Size matters, in Medicine
Associate Professor, PI
University of Technology Sydney
Please explain your research in simple words
My passion and specific area of expertise include studying the implications nanotech has on medical devices and applications with particular emphasis on its capacity of identifying diseases at an early stage.
In my curation week, I want to share some fun interesting facts about nanotechnology together with serious discussions on the challenges around nanotechnology in medicine. I will share how nanotechnology impacts our lives and medicine/healthcare in particular. Also, I will talk about challenges in the translation of nanotech into clinics and the health industry.
What can the followers expect in your curation week?
How did you end up in your current research field?
Ever since starting my undergrad studies, I have been fascinated about nanotechnology. I like sci-fi movies and every time when I see the idea of “nanobots” - tiny devices that could be injected into a patient’s body and accomplish multiple functions- gets me excited. That idea is still confined to science fiction, but I hope that one day, I’ll be that person that will create the real nanobots.
In my research, nanoscale particles enable an innovative platform for capturing measure, and understanding information on molecular and biological processes. My research goal is to develop novel nanosensors that will enable superior biomedical functionality, including accurate imaging and non-invasive diagnosis of various diseases. I would like to improve the nanotechnology that would be directly translatable for application in diagnostics or therapy.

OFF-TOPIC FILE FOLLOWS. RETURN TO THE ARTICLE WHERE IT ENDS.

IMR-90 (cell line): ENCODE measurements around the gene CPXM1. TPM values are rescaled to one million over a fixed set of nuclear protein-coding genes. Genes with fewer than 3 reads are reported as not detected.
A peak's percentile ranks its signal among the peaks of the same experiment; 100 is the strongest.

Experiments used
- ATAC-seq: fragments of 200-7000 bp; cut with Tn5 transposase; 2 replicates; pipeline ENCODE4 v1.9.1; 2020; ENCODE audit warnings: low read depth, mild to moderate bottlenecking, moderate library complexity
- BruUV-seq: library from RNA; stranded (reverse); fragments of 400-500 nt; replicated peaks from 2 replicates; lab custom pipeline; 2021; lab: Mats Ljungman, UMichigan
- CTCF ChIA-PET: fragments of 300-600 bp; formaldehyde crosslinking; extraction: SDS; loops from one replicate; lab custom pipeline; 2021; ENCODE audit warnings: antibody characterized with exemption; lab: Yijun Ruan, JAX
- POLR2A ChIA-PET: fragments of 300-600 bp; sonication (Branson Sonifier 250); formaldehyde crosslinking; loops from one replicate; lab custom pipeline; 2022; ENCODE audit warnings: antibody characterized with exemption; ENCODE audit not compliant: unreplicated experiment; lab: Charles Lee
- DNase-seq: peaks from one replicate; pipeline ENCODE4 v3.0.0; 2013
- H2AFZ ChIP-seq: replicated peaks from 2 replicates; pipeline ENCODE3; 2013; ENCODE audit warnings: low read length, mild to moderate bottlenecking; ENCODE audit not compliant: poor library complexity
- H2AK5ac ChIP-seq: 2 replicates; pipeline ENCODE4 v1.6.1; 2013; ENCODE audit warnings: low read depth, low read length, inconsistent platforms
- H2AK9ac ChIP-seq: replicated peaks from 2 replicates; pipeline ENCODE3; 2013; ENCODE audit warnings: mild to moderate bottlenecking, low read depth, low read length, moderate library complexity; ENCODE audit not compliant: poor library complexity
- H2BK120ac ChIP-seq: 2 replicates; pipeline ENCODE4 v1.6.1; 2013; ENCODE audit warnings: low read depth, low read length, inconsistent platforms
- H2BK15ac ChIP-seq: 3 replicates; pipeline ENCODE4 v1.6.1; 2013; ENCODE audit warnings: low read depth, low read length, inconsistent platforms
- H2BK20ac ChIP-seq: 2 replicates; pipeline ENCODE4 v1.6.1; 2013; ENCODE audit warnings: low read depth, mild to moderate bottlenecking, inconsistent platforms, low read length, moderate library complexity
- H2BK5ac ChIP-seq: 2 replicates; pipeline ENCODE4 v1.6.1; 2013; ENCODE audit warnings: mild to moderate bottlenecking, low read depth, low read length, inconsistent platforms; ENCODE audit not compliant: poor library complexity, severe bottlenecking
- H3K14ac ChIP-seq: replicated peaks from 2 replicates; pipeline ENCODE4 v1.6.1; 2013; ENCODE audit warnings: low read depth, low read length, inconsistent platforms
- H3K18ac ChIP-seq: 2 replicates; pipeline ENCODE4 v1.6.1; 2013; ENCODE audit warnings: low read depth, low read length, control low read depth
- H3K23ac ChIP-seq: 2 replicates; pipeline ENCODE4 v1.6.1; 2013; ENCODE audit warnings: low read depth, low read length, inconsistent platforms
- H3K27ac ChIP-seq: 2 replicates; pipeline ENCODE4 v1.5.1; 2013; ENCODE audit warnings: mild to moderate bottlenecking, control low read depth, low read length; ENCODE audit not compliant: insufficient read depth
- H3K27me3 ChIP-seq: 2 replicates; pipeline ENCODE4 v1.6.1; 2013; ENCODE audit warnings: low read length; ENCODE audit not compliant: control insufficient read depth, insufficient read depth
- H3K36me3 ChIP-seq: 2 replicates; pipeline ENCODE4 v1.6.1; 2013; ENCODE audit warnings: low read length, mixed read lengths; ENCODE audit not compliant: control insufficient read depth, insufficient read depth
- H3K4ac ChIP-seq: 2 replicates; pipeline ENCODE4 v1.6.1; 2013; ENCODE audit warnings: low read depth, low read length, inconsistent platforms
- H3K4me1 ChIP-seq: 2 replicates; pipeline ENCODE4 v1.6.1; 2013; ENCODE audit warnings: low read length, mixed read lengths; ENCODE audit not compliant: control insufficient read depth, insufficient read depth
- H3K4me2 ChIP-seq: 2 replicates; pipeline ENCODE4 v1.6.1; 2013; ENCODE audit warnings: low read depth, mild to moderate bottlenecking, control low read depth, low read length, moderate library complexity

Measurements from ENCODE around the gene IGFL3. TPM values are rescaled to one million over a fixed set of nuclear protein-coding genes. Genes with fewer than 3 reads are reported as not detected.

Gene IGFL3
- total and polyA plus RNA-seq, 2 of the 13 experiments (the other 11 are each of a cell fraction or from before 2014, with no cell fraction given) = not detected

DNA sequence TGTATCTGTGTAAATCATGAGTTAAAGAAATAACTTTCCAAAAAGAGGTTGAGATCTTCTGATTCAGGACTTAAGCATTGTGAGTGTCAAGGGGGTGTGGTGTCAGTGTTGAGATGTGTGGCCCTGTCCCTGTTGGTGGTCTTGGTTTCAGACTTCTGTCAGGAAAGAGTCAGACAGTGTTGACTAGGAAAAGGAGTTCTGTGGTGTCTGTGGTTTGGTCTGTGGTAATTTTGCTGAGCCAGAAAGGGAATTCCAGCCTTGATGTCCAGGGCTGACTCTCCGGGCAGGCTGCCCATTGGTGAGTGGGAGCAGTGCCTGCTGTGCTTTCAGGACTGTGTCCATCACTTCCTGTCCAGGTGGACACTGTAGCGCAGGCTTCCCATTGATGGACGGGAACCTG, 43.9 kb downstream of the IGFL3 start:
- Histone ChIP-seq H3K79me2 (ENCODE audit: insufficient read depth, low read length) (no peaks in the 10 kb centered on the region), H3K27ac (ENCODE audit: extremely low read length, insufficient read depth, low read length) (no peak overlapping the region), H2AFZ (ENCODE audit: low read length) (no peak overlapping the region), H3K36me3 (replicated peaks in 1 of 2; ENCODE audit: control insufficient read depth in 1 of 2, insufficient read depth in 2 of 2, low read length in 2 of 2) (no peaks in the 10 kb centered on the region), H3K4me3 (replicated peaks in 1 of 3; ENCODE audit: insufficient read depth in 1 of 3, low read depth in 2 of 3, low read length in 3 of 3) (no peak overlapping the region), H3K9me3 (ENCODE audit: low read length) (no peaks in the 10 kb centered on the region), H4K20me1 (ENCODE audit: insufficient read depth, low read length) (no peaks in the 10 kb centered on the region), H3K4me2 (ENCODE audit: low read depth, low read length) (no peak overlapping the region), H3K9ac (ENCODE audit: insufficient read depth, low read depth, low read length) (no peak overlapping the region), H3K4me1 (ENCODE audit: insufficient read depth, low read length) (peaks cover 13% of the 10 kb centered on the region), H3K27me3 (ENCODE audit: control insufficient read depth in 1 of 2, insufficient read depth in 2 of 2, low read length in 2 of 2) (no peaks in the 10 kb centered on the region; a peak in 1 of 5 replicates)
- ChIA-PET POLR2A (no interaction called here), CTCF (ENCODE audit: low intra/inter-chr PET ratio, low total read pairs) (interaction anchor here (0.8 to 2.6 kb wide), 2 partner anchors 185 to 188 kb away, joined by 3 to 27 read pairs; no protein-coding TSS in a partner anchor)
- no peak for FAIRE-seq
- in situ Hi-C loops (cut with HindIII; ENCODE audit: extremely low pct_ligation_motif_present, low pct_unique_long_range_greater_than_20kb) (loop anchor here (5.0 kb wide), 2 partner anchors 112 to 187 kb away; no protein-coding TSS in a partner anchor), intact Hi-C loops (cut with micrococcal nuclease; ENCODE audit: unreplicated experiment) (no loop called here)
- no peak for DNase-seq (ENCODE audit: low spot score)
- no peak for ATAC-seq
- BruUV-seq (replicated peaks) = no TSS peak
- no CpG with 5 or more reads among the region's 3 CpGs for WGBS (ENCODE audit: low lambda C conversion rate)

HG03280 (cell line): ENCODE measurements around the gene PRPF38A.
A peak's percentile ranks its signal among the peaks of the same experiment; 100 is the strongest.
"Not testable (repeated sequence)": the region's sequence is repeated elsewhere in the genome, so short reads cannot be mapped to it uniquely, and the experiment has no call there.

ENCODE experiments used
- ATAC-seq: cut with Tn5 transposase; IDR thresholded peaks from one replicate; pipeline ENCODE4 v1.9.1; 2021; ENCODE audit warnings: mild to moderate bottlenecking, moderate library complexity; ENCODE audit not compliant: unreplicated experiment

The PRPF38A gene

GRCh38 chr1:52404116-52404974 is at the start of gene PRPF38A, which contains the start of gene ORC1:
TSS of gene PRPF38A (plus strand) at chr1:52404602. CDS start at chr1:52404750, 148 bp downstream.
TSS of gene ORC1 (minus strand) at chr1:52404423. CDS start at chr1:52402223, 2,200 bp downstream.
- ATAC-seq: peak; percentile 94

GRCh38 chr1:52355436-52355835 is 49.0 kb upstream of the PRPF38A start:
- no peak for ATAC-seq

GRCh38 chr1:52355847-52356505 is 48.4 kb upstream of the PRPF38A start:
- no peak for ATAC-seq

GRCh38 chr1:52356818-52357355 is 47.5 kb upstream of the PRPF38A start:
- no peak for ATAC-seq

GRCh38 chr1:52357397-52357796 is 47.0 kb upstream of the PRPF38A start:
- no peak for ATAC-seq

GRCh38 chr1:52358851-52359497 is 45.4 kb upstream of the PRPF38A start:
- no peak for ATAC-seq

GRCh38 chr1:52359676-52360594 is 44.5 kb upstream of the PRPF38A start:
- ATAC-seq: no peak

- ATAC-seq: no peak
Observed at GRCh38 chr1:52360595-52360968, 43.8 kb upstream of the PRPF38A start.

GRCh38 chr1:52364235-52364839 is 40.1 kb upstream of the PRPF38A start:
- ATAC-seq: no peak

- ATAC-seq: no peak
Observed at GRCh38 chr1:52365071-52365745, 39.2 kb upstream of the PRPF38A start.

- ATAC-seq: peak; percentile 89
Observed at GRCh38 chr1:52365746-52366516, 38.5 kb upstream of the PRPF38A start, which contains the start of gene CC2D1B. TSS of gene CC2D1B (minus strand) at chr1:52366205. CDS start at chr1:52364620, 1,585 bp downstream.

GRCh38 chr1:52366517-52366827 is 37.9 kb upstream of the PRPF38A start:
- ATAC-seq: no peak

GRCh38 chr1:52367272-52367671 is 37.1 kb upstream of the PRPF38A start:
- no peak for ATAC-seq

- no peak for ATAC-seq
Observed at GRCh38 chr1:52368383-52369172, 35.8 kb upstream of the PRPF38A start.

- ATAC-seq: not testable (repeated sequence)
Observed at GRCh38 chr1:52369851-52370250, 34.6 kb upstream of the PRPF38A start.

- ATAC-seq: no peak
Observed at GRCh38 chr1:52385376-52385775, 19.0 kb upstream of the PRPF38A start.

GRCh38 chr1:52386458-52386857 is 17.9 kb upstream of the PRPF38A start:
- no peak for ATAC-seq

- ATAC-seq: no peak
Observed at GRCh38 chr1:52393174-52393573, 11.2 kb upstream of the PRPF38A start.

How and where does your research fall in the domain of materials/nano science?
Which research project are you most proud of and could you explain it in simple words in the section we call #InOtherwords?
I'm running multiple projects at the same time, and I am proud most of the. I would say that the project that I'd brag more is the project that came closest to a commecial product - easy and non-invasive detection of celiac disease. Basically, my team has developed a test that can screen individuals for celiac disease, also known as gluten intolerence, by just simply mixing their saliva and our nanoparticle-based solution in a small tube.
From my research point of view, I wish to see that novel nanoparticle technologies developed in our lab will be translated into real-life applications. As an example, I hope to see our development in nanoparticle-based diagnostics will be transformed into products that would be available over-the-counter from pharmacies in much the same way as a pregnancy test has been for decades. From the academic profession point-of-view, I wish other academics stop judging you based on academics metrics, such as the number of research papers or h-index. It is not number of papers you have published, but what your impact your work had on society. And the third wish, from personal point-of-view, is aa a beauty pageant contestant would say: “World peace and stop climate change!”
If you had 3 wishes to improve your research experience, what would you ask for (not promising anything here!)?
What are you most looking forward to in the next 3 months?
Holidays and sped some time with my family! It has been a very busy year, and I need time out to recharge.
In my opinion, there is a big challenge of nanobiotechnology translation into clinical and health practices as well as the potential hurdles for translational development and commercialisation. The current hurdles limiting the appearance of nanoparticles on the market include an understanding of biological interactions, large-scale manufacturing, biocompatibility and safety, intellectual property (IP) and government regulations.